Take care that you are not carried away with the error of lawless people and lose your own stability. But grow in the grace and knowledge of our Lord and Savior Jesus Christ. (2 Peter 3:17–18)
Growing in grace has a context, and it’s not neutral. We are not given the option either to grow or stay the same, but to grow or be carried away. Grow or lose your stability. Grow in Christ or lose him altogether.Make It (More) Personal
The aggressive sway of this sin-sick world, and the power of the Spirit within us, affords Christians no place for standing still. We’re either growing or shriveling. Either being carried forward by grace or carried away from the truth.
True stability in the Christian life comes not from planting two feet and holding fast, but from putting one foot in front of the other and moving forward, one grace-empowered step at a time. A stable Christian is a growing Christian.
And such growth in grace is always personal: “grow in the grace and knowledge of our Lord and Savior Jesus Christ.” This is not the knowledge of books and facts, but knowing a person. Christian stability and maturity happen not merely by learning doctrines, but by knowing a real person in and through doctrines — growing into Christ (Ephesians 4:15–16) and holding fast to him (Colossians 2:19).
But how do we grow into Christ by grace?Pure Spiritual Milk
When we pay close attention to the context of 2 Peter 3:18, and turn to the one other place where Peter talks explicitly about growth, we glean one clear and essential principle for what it means to grow in grace:
Put away all malice and all deceit and hypocrisy and envy and all slander. Like newborn infants, long for the pure spiritual milk, that by it you may grow up into salvation — if indeed you have tasted that the Lord is good. (1 Peter 2:1–3)
We pick up a how of this growth in grace, or a main ingredient. Peter calls it “the pure spiritual milk.” What our Bibles have as chapter 2 flows immediately from the end of chapter 1, which makes the reference of “pure spiritual milk” plain: “the living and abiding word of God” (1 Peter 1:23). But what does Peter mean by “the living and abiding word”?God’s Word in the Gospel
First, just two verses later, Peter says, “This word is the good news that was preached to you” (1 Peter 1:25). First and foremost, “the pure spiritual milk” by which we grow in grace is what we know as “the gospel” — the message of God’s goodness toward us in Christ. Despite our sin and endless failings, God has shown us love, and made a way for us to be right with him, through the sacrificial death and triumphant resurrection of his own Son. In Jesus, God is fully and finally for us.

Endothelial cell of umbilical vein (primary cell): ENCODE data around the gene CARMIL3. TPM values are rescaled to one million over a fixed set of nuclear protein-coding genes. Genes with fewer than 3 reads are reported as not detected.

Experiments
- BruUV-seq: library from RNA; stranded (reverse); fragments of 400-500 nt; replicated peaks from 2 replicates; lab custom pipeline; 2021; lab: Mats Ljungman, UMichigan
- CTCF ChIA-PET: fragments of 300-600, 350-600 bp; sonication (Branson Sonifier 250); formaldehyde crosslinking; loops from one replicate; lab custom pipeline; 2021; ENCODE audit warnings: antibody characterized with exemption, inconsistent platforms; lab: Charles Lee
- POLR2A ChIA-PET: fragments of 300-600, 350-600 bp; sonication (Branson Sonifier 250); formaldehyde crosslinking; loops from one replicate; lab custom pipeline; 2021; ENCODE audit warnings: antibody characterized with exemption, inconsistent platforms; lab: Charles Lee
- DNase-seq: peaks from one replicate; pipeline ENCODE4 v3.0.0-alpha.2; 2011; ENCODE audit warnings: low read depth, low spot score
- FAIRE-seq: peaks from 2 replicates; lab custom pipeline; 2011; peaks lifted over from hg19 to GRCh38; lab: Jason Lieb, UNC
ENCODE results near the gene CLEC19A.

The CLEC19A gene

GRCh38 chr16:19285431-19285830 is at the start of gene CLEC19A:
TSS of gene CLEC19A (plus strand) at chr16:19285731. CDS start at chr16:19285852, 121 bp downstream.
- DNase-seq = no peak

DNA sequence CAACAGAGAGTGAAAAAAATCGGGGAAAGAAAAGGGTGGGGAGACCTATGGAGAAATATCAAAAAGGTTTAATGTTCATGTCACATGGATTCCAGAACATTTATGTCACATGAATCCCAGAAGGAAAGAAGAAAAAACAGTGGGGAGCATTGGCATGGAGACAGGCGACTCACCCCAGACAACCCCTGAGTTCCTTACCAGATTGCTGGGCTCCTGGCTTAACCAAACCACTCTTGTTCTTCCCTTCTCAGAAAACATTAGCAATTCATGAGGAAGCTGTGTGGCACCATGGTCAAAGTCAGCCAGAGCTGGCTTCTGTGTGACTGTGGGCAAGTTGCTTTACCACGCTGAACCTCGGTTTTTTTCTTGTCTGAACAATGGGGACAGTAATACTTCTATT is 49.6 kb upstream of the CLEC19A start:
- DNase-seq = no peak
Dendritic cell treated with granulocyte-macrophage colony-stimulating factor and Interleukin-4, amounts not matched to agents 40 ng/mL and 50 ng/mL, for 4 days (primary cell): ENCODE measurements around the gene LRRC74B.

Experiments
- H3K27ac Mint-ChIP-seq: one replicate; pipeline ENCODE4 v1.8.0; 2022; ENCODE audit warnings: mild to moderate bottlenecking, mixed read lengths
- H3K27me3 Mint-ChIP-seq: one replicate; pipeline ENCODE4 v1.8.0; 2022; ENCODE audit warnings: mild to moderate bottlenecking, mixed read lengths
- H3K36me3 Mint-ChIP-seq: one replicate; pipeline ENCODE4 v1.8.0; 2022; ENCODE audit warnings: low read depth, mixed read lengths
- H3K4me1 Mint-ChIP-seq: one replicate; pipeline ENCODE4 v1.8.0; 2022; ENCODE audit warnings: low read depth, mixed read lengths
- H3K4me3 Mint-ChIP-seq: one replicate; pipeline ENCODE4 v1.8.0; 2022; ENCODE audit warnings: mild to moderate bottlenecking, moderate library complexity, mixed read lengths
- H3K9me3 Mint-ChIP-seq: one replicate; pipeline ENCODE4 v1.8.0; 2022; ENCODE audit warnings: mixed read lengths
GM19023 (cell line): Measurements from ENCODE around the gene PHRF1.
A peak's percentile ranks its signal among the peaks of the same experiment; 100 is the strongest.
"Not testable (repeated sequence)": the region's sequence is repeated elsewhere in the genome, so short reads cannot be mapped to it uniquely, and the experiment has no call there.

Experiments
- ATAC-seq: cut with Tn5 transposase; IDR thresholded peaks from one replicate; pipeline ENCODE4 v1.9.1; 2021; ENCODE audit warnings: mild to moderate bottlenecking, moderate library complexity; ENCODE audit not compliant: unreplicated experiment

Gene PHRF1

We grow in grace not by moving on from this good news that was preached to us, but by going deeper and deeper into that astonishing message. Christians mature not by moving on from the gospel into “deeper truths,” but by sending our roots deeper and deeper into the simple and unfathomable gospel of God’s steadfast love and faithfulness toward us.
But how will we, in grace, “grow up into salvation” by the gospel? Just parroting to ourselves a few simple lines of gospel summary over and over each day will not carry a soul in the long run. Canned, stale expressions of God’s goodness to us in Christ won’t feed and energize us for very long. Saying the same old truths, in the same old ways, will betray their richness and beauty. How will this gospel stay fresh to our souls? The second side of Peter’s “living and abiding word.”God’s Word in the Apostles and Prophets
Peter knows that simply preaching the gospel to ourselves, with no fresh inputs, will soon run its course. His “pure spiritual milk” invites us into a rich theology of God’s word and grace toward us, which brings us back to the end of his second letter. What kind of “word” is in view when Peter makes his “grow in grace” statement in 2 Peter 3:18? The words of God in Scripture.
Peter has just mentioned Paul’s letters, “which the ignorant and unstable twist to their own destruction, as they do the other Scriptures” (2 Peter 3:15–16). The unstable twist the Scriptures. But those who are stable and mature, growing in grace, do not twist the Scriptures, but take them as what they are — the very words of God — and feed their souls on them. They receive God’s words as grace from God, not as burdensome, and find them life-giving, not life-depleting. Many “lovers of grace” tragically neglect God’s primary means of grace — his God — in the name of “grace.” In doing so, they forfeit and diminish the very grace they claim to love and live by.
Peter gives us his summary of God’s “word,” old and new: “Remember the predictions of the holy prophets and the commandment of the Lord and Savior through your apostles” (2 Peter 3:2). Prophets and apostles. Old Testament and New. God means for us to grow in grace by rehearsing what God himself promised through his prophets and now has fulfilled in his crucified and risen Son and revealed through his appointed spokesmen, the apostles.